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Advance to the Rear

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ADVANCE TO THE REAR

US, 1965, 86 minutes, Black and white.
Glenn Ford, Stella Stevens, Melvyn Douglas, Jim Backus, Joan Blondell.
Directed by George Marshall.

Advance To The Rear is more of a comedy than a western. It has a Civil War setting and treats the material of the Civil War and spying with tongue in cheek. Glenn Ford is an engaging hero and Stella Stevens a very attractive heroine. They were to work the following year in a more serious film, Rage. Glenn Ford had worked with director George Marshall in many films including Sheepman, It Started With A Kiss, Imitation General.

Undemanding but quite entertaining.

1. Audience response to a western, a comedy? To the blend of both? The understanding of the title, the alternate title as Company of Cowards? The song, the credits? The title as explained in the Civil War battle?

2. How well did the film use the conventions of the Civil War: battles, the two opposing sides, scouts, headquarters? How well did the film use the conventions of the western: the gold train, Indians, the town, the steamboat, the brothel, robbers, fight, romance? How cleverly were these parodied? The quality of the laughter evoked?

3. The use of Panavision, black and white photography., music and songs, the use of a wide variety of comic noises to highlight the comedy? How effectively?

4. How accurate was the parody of war? The hits at warfare? At traditions and the pretensions of war? How did it blend sentimentality towards the misfit heroes and their final success?

5. How was Brackenby the focus of the comedy? His West Point traditions, his manoeuvres for non-fighting in the war? His reluctance to join in the battle, the retreat and advance to the rear? How comic?

6. The presentation of the inquiry and the exasperation of the judges? The comedy in the succession of evidence?

7. The black comedy in the transfer of Company Q out west? The irony of their involvement in important action?

8. How was Heath the hero of the film? In the initial battle, as a genuine soldier, doctor? The importance of his clashes with Brackenby? His helping them during their exile? The foibles in his own character e.g. his falling flat on his face etc.? His involvement with Martha Lou and his romance? Discovering whether she was a spy? His love for her and its deadpan expression? His ingenuity in salvaging the reputation of Company Q? How suitable a deadpan mock hero for this kind of film?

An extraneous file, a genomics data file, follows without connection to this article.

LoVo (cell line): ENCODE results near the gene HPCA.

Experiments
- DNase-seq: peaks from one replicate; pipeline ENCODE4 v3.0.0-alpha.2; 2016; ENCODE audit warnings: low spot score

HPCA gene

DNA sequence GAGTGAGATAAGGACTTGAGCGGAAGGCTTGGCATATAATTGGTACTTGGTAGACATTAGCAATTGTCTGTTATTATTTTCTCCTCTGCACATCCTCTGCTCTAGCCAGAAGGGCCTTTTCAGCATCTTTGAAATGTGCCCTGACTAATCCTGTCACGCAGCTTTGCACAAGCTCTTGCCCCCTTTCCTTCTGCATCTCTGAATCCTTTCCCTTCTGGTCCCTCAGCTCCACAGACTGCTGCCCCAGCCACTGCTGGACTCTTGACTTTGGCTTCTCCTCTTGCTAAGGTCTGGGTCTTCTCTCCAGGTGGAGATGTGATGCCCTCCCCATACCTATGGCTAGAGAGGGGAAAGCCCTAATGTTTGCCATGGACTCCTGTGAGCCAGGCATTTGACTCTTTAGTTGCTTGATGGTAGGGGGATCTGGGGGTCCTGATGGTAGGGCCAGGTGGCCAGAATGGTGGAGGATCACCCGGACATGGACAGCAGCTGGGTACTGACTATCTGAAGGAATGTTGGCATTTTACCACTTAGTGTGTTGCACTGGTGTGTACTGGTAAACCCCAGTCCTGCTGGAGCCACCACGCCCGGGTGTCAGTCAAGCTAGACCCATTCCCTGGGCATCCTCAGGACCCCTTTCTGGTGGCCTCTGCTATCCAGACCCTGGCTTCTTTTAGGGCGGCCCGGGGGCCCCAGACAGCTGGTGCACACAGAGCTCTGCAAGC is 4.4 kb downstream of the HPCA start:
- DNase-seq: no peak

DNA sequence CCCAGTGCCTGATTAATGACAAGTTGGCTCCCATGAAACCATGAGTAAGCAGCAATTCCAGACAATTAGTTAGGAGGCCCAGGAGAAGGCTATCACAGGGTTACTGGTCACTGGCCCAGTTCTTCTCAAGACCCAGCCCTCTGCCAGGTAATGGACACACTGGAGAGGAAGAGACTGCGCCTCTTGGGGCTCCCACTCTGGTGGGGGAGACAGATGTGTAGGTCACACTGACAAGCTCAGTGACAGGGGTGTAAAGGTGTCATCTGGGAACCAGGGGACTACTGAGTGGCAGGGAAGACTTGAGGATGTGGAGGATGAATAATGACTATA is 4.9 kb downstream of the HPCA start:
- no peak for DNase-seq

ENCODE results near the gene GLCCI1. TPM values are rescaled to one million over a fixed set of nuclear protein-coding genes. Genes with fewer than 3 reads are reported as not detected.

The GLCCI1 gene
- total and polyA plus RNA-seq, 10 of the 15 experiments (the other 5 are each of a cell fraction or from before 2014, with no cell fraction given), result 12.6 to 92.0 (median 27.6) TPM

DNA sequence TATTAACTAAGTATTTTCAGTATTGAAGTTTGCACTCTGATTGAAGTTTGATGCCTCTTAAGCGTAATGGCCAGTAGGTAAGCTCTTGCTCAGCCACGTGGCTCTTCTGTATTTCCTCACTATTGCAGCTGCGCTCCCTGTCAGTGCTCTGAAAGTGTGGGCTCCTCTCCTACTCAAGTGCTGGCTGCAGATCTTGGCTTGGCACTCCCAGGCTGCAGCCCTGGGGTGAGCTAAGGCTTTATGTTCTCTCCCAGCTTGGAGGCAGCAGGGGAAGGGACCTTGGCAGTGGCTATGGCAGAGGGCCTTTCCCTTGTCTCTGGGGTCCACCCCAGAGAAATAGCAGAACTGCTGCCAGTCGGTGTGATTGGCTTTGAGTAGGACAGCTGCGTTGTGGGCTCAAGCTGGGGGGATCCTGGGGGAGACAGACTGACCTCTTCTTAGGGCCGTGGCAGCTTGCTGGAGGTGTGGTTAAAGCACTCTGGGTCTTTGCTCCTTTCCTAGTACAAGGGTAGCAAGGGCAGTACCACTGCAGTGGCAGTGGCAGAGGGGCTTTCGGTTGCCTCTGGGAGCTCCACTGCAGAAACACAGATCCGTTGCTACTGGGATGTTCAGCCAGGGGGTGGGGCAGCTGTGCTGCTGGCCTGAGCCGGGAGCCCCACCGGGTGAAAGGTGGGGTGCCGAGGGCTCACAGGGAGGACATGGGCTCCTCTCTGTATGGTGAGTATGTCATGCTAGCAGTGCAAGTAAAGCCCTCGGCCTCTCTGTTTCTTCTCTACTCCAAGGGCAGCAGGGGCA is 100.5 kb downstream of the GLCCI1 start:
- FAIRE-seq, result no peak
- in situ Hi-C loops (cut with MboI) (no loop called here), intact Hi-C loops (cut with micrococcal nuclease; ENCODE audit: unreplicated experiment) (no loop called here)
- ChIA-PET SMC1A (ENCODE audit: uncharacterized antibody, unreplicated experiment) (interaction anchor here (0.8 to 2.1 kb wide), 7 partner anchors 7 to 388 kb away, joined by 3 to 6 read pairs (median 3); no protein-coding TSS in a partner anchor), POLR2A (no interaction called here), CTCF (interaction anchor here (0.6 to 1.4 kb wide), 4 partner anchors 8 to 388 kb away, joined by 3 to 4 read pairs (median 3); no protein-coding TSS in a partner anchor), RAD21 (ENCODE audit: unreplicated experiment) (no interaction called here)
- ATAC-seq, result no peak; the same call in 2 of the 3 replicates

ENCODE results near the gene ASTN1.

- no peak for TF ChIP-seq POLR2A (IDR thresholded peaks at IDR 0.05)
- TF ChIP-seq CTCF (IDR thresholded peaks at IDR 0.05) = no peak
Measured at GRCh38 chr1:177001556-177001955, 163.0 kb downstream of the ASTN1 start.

9. The success of the continued satire through Brackenby? His manoeuvring of the Cavalry and ordering them, their falling from their horses etc.? His gallantry on the steamboat and memory of his wife, his visit to Martha Lou? Watching the women bathing? His acquaintance with Thin Elk? His leading the charge at the end? The irony of his reinstatement?

10. How attractive was Martha Lou as a spy? The preparation, her place on the steamboat, encounter with Heath, the sexual overtones of their encounter and each playing a game of discovery? Her intrepid continuing of her mission despite all odds? Despite the romance with Heath?

11. The comedy in the individual soldiers? With hiccoughs, the horse's following the soldier. the explanations of the misfits and their misdemeanours? A comic company for the final fight?

12. The contribution of Jenny and her girls? A tone of spice for the film, their involvement in the final battle?

13. The satire with the Indians and Thin Elk as an alumnus of West Point? His manoeuvre to distract the Cavalry?

14. How humorous was the final battle with the men in their underwear? Using skis down the western mountainside, using catapults and ditches in the town?

15. Martha Lou and her continued devices to remain a spy? Heath's deadpan imprisonment of her?

16. Such films show the American heritage, its good and its bad. How were these highlighted by the parody and the ability to laugh at them?

Created by: malone last modification: Monday 21 of March, 2011 [03:04:55 UTC] by malone


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